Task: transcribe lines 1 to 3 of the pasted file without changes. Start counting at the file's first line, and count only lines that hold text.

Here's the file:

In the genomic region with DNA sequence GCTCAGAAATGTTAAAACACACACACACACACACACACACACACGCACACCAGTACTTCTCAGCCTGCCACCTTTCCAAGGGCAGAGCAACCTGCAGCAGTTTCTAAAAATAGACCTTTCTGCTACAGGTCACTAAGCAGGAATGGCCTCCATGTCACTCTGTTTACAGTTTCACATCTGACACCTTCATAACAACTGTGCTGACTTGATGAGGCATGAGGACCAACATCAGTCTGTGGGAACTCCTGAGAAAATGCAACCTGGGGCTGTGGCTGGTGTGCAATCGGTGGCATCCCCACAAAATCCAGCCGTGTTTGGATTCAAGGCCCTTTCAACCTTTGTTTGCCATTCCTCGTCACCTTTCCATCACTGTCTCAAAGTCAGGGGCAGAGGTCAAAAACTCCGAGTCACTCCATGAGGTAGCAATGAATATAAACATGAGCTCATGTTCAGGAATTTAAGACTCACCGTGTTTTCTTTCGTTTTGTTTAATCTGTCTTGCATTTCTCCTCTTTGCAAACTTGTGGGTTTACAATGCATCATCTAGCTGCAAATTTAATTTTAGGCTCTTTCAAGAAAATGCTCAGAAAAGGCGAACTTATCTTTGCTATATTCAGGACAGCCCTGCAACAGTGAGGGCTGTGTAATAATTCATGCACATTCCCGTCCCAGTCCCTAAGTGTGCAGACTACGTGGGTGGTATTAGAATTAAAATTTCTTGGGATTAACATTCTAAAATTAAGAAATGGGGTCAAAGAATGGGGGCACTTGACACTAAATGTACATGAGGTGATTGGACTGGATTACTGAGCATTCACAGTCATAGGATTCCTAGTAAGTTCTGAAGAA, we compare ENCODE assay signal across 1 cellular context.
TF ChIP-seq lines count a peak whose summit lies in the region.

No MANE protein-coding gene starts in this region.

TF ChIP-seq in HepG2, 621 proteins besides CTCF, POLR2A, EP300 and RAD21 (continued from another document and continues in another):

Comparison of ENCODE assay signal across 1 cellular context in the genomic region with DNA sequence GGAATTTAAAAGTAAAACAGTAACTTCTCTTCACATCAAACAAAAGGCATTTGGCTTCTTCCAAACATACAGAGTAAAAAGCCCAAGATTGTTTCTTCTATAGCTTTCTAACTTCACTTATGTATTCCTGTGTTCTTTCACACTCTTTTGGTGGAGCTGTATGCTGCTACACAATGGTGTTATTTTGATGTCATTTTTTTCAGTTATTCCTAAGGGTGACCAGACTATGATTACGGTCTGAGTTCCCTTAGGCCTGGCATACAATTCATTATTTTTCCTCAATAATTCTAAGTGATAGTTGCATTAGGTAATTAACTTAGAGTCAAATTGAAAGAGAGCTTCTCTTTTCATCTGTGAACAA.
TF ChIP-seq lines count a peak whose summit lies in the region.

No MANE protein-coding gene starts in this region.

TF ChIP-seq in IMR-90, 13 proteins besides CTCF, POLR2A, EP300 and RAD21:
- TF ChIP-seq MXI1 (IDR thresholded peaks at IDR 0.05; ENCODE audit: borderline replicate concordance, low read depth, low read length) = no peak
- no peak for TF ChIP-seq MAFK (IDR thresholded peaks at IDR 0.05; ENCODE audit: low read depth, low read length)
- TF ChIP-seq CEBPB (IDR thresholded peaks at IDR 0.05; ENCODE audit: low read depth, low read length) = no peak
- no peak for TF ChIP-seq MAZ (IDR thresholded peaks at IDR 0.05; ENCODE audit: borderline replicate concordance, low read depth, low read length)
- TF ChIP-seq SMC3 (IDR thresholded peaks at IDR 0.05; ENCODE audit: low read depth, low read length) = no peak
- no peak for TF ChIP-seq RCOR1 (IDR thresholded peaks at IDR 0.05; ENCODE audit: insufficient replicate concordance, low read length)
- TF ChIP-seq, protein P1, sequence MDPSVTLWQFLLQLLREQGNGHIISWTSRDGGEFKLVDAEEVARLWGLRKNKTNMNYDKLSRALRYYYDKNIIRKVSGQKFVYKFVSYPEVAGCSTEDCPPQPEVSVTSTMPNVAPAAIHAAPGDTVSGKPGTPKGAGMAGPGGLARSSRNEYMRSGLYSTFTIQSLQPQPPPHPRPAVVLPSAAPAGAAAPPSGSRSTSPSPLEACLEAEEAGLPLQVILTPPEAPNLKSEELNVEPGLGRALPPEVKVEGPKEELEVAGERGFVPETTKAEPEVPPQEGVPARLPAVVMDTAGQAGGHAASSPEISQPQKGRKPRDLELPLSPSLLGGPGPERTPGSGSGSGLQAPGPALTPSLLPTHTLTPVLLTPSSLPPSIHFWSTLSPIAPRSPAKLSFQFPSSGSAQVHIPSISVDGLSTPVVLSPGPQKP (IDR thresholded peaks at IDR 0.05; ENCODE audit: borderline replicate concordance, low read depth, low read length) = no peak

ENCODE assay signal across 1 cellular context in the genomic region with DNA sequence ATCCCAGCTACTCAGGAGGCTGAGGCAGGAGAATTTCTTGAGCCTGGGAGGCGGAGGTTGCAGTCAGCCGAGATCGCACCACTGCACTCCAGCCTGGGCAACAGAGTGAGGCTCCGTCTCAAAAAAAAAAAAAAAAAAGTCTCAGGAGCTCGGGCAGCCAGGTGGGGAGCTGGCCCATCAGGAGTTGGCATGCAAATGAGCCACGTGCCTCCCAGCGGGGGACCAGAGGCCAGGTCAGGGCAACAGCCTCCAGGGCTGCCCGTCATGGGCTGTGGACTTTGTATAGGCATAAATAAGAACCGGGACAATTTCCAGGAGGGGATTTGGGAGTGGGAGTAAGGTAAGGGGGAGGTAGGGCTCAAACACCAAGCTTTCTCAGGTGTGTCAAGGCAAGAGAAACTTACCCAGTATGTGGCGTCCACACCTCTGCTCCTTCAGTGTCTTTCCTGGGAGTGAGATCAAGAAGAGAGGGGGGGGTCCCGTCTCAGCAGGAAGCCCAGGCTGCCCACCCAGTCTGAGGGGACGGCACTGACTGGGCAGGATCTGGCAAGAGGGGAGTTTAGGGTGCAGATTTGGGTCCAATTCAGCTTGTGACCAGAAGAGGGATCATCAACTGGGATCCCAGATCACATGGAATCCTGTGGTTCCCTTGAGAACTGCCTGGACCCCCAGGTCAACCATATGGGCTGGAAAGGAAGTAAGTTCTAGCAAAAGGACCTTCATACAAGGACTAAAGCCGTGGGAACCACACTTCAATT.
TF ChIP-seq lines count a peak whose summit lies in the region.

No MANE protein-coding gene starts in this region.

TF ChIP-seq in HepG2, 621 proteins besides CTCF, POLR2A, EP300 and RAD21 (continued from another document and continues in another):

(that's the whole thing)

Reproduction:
In the genomic region with DNA sequence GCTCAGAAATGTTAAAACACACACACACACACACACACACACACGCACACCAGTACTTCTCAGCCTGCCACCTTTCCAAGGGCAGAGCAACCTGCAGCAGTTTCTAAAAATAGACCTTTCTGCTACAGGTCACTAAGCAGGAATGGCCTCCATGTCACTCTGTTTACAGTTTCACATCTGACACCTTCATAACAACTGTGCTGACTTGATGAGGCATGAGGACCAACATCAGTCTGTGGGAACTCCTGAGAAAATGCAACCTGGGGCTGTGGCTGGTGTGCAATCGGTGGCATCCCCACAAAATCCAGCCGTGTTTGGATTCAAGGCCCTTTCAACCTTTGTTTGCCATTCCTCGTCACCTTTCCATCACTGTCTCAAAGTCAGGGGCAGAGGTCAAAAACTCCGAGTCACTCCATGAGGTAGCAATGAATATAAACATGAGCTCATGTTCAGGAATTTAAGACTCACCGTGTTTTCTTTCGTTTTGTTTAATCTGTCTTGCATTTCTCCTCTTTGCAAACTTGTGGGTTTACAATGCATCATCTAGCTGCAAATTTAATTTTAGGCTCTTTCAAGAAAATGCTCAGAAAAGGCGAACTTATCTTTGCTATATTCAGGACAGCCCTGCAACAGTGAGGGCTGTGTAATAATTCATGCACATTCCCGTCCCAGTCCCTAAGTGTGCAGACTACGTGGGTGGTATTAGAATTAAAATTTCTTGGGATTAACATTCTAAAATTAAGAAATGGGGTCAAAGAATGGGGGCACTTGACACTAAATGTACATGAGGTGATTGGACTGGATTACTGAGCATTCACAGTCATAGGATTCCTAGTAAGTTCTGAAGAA, we compare ENCODE assay signal across 1 cellular context.
TF ChIP-seq lines count a peak whose summit lies in the region.

No MANE protein-coding gene starts in this region.